Flagship schemes of BJP and Congress fail to impress farmers

After being defeated in assembly elections in three states--MP, Rajasthan and Chhattisgarh--the BJP government at the Centre, in its last budget, launched a scheme to pay farmers with less than 2 hectares of land, a sum of Rs 6,000 every year. The move was seen to counter the loan waivers offered by the Congress during its campaign for the assembly elections. But, both, the Congress and the BJP have failed to impress the farmers of Kodia.

Om Prakash, 57, is a farmer who also runs a small grocery shop to pay for his family’s daily expenses. “Modiji is paying us Rs 6,000 a year but that isn’t enough to even buy clothes for my family of five,” he said. “Has he never visited a farmer’s house to understand his expenses? I am not going to vote for the BJP this time.”

“Modiji is paying us Rs 6,000 a year. This amount can’t even buy clothes for my family of five. Has he never visited a farmer’s house?” Om Prakash (white shirt), like most farmers in Kodia village in Bhopal, Madhya Pradesh, is upset that all farmer issues have been forgotten in election frenzy.

His neighbour, and a farmer, Badri Prasad countered him. “It is true that the BJP has not done a lot, but most of the good initiatives in the state happened during Shivraj Singh Chouhan’s 15-year long tenure,” he said.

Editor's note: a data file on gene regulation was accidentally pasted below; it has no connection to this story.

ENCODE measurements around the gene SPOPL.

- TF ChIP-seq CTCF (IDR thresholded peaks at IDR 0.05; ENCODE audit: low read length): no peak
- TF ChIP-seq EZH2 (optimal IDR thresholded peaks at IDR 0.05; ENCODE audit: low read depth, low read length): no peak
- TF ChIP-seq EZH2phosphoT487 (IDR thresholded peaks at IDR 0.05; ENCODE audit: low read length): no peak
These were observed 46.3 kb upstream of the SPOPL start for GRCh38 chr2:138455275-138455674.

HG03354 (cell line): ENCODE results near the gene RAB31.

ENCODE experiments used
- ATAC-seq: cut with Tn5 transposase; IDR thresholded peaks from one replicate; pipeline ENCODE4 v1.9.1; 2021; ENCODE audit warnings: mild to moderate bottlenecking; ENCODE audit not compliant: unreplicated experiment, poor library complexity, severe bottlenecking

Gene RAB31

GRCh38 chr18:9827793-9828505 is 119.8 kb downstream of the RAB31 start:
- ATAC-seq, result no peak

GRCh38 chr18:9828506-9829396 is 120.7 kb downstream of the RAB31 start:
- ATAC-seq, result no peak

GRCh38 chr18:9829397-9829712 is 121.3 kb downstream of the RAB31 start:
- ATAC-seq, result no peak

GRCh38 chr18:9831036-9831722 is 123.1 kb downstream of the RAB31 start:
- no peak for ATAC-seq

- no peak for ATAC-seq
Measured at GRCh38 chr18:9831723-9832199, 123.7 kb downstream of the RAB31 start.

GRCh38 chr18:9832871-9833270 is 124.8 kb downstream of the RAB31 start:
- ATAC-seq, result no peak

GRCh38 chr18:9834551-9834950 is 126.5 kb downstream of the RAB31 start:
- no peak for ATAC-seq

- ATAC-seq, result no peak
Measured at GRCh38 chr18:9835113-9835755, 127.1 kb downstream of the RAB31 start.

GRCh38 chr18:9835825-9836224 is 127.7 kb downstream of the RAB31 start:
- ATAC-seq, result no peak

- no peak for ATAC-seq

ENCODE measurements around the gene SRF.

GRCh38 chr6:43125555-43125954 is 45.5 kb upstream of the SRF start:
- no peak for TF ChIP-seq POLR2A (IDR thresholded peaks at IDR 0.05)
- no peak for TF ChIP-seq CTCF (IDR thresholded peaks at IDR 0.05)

It was Singh’s government which allowed farmers to sell their wheat at cooperative societies, which are closer than the agriculture markets. “Before that farmers had to wait in long queues for days at markets to sell their wheat,” said Prasad.

The farmers we spoke to were not happy with the Congress regime’s implementation of its promise to waive farm loans upto Rs 2 lakh within 10 days of coming to power. “It has been six months, small loans, say of Rs 30,000-Rs 40,000, have been waived but what about the big loans?” Prasad asked. “It is better that Modi be given another chance.”

The Congress government’s farm loan waiver is said to have benefitted 3.4 million farmers who had taken loans of up to Rs 2 lakh from national and co-operative banks till March 31, 2018.

“I will not vote for Congress until my last breath,” said Mohan Lal, 58, a farmer whose kurta and dhoti have turned yellow with time and overuse. “When Digvijay Singh (Congress candidate from Bhopal in current elections) was chief minister, he took seven acres of my land and distributed it into scheduled caste under a scheme. I am only left with one acre now.”

The BJP government had given every household an LPG gas connection to cook under the Ujjwala scheme, he pointed out. But his 50-year-old wife continues to cook in mud stoves. “The gas is costly we use it only on special occasions,” said Mohan.

(Tripathi is a principal correspondent with IndiaSpend.)